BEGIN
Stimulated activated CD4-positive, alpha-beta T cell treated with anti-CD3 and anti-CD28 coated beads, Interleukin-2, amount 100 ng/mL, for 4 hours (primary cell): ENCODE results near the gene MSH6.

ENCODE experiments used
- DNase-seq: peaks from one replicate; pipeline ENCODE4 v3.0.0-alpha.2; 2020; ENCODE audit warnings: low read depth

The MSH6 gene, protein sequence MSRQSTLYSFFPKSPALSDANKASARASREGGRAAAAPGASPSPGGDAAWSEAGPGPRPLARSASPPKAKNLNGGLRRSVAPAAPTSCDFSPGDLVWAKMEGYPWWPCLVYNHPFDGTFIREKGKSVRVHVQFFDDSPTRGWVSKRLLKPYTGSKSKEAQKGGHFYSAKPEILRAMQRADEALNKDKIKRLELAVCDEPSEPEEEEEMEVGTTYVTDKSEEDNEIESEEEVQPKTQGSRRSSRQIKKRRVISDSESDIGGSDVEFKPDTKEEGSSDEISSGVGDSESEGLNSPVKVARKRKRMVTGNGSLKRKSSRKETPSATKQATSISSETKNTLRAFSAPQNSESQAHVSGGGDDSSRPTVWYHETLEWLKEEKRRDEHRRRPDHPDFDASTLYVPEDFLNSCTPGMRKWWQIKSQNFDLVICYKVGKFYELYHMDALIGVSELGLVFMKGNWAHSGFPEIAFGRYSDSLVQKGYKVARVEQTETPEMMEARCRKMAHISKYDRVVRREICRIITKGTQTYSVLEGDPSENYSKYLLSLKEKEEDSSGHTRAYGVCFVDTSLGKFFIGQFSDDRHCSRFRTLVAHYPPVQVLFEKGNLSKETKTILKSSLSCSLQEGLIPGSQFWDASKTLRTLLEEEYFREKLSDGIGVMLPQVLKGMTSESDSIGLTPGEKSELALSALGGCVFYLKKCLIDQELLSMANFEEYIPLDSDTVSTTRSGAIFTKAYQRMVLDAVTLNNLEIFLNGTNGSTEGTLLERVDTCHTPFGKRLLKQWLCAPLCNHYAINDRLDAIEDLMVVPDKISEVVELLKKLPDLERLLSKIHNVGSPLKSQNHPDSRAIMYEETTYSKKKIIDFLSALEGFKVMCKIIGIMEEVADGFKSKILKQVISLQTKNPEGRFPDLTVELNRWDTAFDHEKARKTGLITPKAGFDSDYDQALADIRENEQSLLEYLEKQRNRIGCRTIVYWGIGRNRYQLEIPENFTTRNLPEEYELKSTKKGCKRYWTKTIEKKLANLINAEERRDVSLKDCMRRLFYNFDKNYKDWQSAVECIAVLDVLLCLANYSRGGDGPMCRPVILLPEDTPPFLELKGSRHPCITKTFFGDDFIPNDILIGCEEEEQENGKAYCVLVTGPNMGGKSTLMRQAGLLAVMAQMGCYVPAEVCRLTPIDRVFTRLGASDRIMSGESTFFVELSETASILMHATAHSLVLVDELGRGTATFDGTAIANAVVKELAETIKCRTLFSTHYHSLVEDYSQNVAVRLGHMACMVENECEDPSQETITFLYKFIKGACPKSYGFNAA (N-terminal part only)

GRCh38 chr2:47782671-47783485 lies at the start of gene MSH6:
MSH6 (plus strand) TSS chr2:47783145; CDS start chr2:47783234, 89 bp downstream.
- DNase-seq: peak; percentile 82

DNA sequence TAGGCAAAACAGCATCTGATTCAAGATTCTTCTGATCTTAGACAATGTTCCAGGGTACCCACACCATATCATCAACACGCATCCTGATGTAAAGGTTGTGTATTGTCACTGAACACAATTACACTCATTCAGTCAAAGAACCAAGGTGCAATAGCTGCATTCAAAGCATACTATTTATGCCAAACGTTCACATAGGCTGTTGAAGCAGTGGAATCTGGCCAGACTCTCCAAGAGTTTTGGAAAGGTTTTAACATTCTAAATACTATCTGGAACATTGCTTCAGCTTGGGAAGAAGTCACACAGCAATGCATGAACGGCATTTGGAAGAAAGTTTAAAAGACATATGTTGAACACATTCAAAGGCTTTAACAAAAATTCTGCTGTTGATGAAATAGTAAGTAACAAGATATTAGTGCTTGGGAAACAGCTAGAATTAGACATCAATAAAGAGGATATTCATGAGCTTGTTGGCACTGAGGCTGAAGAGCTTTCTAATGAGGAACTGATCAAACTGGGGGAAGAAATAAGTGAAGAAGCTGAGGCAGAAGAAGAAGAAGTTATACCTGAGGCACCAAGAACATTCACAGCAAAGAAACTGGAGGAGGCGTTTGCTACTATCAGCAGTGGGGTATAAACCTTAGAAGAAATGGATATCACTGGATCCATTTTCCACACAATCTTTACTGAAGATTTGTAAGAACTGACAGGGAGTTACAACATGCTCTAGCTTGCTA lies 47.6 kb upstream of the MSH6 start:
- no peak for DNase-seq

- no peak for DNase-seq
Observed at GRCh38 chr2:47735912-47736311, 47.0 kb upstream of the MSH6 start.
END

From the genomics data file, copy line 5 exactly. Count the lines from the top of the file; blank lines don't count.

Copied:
GRCh38 chr2:47782671-47783485 lies at the start of gene MSH6: